Most impressive of all is their stress relieving machine, otherwise known as ‘Grimlock’. With the rim supported on a flat bed, a pneumatic press applies force to the side of the hub. This loads the spokes on one side while allowing the opposite side to unravel. The wheel is then flipped and the spokes on the opposite side are loaded up.

After this torture test, the spoke tensioning continues and the wheel is placed in press again. The process is repeated until the wheel passes through Grimlock without losing tension or going out of true. More force is applied during the build process than you’re ever likely to exert when riding, so in theory the wheel will never go out of true in normal use.

Once the wheels are built, photographs are taken and all the build details are stored on a database. If you ever have a problem, they’ll quickly be able to track down any relevant information; which batch a rim came from, the spoke length and type, who built the wheels (they currently have two full-time builders on staff) and so on. All up it takes a little over a week from the initial discussion to the large brown box landing on your doorstep.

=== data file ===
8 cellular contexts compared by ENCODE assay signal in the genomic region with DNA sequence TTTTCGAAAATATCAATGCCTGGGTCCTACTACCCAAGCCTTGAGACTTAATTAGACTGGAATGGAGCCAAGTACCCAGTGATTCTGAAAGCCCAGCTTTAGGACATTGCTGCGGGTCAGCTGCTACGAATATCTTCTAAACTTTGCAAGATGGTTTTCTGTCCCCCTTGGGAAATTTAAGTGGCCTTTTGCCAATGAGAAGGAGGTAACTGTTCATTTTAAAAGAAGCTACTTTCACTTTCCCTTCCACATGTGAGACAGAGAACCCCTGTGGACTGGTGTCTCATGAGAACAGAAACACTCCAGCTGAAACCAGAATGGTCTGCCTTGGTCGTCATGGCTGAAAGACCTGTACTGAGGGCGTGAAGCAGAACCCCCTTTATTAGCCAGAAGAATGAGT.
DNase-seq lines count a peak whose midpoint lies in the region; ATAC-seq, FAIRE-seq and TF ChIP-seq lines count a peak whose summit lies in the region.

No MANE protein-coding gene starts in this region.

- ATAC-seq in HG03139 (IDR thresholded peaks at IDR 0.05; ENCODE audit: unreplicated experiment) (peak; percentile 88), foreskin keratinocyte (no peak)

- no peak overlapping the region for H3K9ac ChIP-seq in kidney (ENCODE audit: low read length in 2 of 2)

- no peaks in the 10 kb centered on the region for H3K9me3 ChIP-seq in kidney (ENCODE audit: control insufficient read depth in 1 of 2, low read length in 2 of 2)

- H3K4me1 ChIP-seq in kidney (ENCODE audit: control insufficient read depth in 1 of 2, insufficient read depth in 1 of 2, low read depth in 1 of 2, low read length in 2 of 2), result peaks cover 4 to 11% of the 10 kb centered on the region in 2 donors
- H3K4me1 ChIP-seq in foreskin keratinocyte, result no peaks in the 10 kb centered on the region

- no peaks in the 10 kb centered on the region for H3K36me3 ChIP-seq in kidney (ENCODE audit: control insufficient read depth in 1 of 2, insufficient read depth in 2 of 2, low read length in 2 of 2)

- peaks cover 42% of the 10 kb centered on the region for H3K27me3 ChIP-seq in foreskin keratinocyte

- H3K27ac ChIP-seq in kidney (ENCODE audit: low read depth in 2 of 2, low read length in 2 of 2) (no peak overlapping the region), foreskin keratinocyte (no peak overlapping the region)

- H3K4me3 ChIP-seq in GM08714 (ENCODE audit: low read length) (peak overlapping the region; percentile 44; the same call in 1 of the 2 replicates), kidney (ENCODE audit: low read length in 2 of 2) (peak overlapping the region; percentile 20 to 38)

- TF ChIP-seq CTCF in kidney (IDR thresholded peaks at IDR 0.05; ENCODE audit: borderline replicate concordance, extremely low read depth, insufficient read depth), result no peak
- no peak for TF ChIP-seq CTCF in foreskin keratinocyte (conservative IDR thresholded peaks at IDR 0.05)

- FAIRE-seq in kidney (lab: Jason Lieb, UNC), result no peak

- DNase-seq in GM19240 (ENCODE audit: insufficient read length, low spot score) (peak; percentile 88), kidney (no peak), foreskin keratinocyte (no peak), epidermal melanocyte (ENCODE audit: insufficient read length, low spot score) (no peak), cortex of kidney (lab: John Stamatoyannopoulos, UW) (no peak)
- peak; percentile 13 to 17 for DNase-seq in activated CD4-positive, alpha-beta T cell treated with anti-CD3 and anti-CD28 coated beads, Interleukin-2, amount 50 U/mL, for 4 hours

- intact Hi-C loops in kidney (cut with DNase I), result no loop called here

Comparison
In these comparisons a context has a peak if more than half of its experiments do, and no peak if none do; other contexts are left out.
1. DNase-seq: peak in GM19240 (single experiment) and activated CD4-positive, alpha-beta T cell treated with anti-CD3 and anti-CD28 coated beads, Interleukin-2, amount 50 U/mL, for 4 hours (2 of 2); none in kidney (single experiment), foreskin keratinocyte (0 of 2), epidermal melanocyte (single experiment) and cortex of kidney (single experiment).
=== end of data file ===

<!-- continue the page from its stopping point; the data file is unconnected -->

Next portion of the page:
My Build

Wheelworks offers both alloy and carbon rim options. Currently they’re using Race Face alloy rims which come in 30mm and 35mm internal widths; that’s nice and wide for better tyre support when running low pressures. Carbon is their flagship offering and that’s where they’ve directed most of their effort.

While they used to build with Derby rims, they recently developed their own carbon rim to bear the Flite name. Like the Derby, the Wheelworks designed Flite is really wide; the 27.5 variant measures 34mm between the bead retaining lips while the 29-inch rims are slightly narrower at 32mm (around 38mm wide externally).

Within these wide carbon moulds there are two layup options; Trail and Enduro. Trail is their regular setup that will suit the majority of riders for anything from XC use through to all-mountain and enduro applications; it’s based on a 460g rim (29-inch size). The Enduro version employs a more elastic resin and more material throughout for added impact resistance.